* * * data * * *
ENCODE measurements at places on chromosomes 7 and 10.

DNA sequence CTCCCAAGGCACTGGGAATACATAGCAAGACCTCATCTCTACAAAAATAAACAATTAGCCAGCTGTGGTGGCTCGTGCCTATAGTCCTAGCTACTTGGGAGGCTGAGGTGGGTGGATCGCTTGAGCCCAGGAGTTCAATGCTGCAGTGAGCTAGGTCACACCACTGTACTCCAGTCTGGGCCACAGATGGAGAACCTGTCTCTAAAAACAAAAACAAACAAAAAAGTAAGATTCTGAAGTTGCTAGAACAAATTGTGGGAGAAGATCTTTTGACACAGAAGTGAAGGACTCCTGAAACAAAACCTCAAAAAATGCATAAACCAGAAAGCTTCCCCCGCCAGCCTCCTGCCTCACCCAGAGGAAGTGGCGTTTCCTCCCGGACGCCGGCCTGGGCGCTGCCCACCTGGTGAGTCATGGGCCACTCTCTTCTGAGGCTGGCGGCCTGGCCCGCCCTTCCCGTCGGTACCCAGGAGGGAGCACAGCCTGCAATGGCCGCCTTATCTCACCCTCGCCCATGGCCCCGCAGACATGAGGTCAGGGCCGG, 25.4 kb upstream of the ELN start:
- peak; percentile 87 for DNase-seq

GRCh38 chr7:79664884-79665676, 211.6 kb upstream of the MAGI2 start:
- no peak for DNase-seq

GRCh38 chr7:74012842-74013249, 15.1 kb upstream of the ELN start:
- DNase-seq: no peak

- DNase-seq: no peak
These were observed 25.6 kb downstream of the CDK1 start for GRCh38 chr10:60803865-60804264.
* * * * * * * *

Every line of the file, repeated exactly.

ENCODE measurements at places on chromosomes 7 and 10.

DNA sequence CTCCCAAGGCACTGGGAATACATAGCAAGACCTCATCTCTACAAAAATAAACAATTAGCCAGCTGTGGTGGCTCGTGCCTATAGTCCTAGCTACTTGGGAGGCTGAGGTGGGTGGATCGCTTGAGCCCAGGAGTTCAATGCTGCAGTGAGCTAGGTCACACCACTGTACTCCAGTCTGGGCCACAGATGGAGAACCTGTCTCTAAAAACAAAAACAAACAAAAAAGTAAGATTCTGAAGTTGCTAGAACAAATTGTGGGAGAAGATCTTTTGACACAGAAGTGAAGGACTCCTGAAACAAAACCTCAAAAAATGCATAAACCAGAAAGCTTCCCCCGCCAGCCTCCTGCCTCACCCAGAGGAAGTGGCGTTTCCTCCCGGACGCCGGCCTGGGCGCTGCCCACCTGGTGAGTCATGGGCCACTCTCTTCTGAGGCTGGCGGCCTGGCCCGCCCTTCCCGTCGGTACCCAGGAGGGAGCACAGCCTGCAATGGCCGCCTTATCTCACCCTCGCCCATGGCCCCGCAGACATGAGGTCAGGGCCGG, 25.4 kb upstream of the ELN start:
- peak; percentile 87 for DNase-seq

GRCh38 chr7:79664884-79665676, 211.6 kb upstream of the MAGI2 start:
- no peak for DNase-seq

GRCh38 chr7:74012842-74013249, 15.1 kb upstream of the ELN start:
- DNase-seq: no peak

- DNase-seq: no peak
These were observed 25.6 kb downstream of the CDK1 start for GRCh38 chr10:60803865-60804264.